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Who is Nathan Hochman? The candidate vying for California Attorney General

Hochman has 30 years of experience as a prosecutor, defender and assistant U.S. attorney general.

CALIFORNIA, USA — California Attorney General candidate Nathan Hochman is rolling through the state this week on a bus tour hoping to win votes.

The bus tour is called 'Experience Matters' because Hochman says that's what he’s got compared to current Attorney General Rob Bonta. 

“I have 30 years of experience in criminal justice issues from being a federal prosecutor, a U.S. assistant attorney general, and a defense attorney,” Hochman said. 

What’s Hochman’s plan?

Hochman wants to eradicate the list of prohibited persons in California who are convicted of crime, but are still in possession of a gun or guns. 

“On that list are people were subjected to domestic violence orders, mental health orders, who are not allowed to have guns," Hochman said. "There's over 26,000 people right now on that list, a list that has only grown under the last year of Rob Bonta's stewardship than actually shrink.”

Hochman vowed to clear the list and remove guns from people who aren’t supposed to have them within 18 months of taking office. 

He also wants to work with lawmakers to reform Proposition 47, which voters passed in 2014 to make anything stolen valued at under $950 a misdemeanor instead of a felony. 

RELATED: California's Attorney General race: Bonta vs Hochman

“Democrats have even come up with ways to do it," Hochman said referring to a bill that did not make it through the last legislative session. "One of the interesting ways is to create a serial property theft law that works on the back of 47. It says if you commit a series of these property thefts under $950, either the second or the third one within a certain timeframe, let's say somewhere between 90 and 180 days, the second or third one becomes a felony, and then can result in state prison.”

Hochman said he takes issue with the cash-bail reform Bonta efforted during his time in the legislature.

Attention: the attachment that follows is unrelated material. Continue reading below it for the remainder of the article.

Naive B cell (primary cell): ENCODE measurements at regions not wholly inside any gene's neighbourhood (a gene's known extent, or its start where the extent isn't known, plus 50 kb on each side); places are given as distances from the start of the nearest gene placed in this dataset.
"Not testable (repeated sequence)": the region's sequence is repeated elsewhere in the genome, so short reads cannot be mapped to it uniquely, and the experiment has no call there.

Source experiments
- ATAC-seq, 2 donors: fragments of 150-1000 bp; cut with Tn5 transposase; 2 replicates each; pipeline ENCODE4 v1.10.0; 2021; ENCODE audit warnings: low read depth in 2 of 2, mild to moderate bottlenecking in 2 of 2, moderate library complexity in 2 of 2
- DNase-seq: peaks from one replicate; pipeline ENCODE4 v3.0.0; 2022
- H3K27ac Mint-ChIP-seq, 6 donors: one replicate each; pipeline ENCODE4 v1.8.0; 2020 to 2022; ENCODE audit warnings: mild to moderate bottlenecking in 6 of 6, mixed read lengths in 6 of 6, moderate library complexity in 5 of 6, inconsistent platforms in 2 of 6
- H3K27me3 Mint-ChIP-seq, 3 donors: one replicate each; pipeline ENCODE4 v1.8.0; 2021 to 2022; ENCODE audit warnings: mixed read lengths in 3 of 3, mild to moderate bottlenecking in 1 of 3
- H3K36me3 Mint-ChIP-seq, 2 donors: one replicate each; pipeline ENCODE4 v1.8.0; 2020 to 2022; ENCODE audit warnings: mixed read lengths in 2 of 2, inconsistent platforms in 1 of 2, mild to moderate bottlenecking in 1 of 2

"You got to look at each individual defendant, their criminal history, what crime they committed, and the often overlooked impact on the victim to determine who are the true public safety threats and need to be behind bars, and who are not a first-time nonviolent offenders who can serve their debt to society in some other way."

The Public Policy Institute of California said from 2019 to 2021, gun-related homicides and aggravated assaults surged by 52% and 64%. 

Governor Gavin Newsom fights back on the crime narrative though, saying red states are the ones with a murder problem. 

“The comparison he's drawing is the wrong comparison because he should draw comparison to California itself," Hochman said. "And let me give you the statistics that Gavin Newsom wants to avoid, 2014 was considered one of California's safest years in the last 50 years.”

Hochman said relaxing crime laws has lead to the steady decline in safety, but he still has deep love for the state he grew up in. 

“This is an incredible state with resources that quite candidly, no other state can match," Hochman said. "The question is can we bring in leadership to get us back to where we were just eight years ago.”

Hochman said he is a moderate Republican. He said he’s always been pro-choice, believes in climate change and has never voted for former President Donald Trump. 

Bonta’s team did not respond to an interview request by the time this story was published. Hochman has offered to debate Bonta many times now, but so far nothing has been scheduled.  

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RELATED: Bonta, Hochman will face off in California's AG race


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